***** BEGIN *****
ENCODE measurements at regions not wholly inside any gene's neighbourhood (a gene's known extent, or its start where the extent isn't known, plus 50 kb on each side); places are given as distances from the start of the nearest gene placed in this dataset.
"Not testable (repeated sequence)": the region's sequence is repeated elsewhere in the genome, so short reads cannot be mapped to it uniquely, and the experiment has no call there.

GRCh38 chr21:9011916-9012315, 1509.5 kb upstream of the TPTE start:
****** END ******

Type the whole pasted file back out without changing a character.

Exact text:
ENCODE measurements at regions not wholly inside any gene's neighbourhood (a gene's known extent, or its start where the extent isn't known, plus 50 kb on each side); places are given as distances from the start of the nearest gene placed in this dataset.
"Not testable (repeated sequence)": the region's sequence is repeated elsewhere in the genome, so short reads cannot be mapped to it uniquely, and the experiment has no call there.

GRCh38 chr21:9011916-9012315, 1509.5 kb upstream of the TPTE start: